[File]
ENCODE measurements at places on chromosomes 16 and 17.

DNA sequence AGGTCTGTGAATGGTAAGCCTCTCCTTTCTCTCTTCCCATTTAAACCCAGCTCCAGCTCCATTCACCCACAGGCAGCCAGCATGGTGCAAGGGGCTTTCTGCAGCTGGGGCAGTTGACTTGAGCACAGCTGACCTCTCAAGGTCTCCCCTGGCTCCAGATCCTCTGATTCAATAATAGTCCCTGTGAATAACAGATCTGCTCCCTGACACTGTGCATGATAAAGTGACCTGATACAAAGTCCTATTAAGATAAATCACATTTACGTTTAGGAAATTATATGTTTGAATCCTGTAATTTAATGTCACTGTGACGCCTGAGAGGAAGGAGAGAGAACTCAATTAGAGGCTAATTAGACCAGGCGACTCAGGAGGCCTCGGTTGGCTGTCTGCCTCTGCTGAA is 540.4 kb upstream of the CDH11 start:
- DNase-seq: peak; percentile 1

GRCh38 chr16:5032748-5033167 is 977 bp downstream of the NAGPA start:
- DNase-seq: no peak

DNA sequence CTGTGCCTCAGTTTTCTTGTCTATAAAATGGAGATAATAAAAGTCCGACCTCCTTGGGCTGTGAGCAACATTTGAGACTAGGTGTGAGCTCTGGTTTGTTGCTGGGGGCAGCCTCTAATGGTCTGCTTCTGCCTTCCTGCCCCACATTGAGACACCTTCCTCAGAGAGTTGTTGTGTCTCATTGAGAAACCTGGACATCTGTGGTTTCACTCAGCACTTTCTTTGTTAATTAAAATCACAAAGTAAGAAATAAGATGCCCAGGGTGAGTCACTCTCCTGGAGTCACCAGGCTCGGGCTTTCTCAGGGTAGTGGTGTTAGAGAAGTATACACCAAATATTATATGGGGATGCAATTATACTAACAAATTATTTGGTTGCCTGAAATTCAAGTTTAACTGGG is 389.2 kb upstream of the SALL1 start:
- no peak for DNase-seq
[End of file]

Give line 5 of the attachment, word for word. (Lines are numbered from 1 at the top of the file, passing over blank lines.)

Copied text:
- DNase-seq: no peak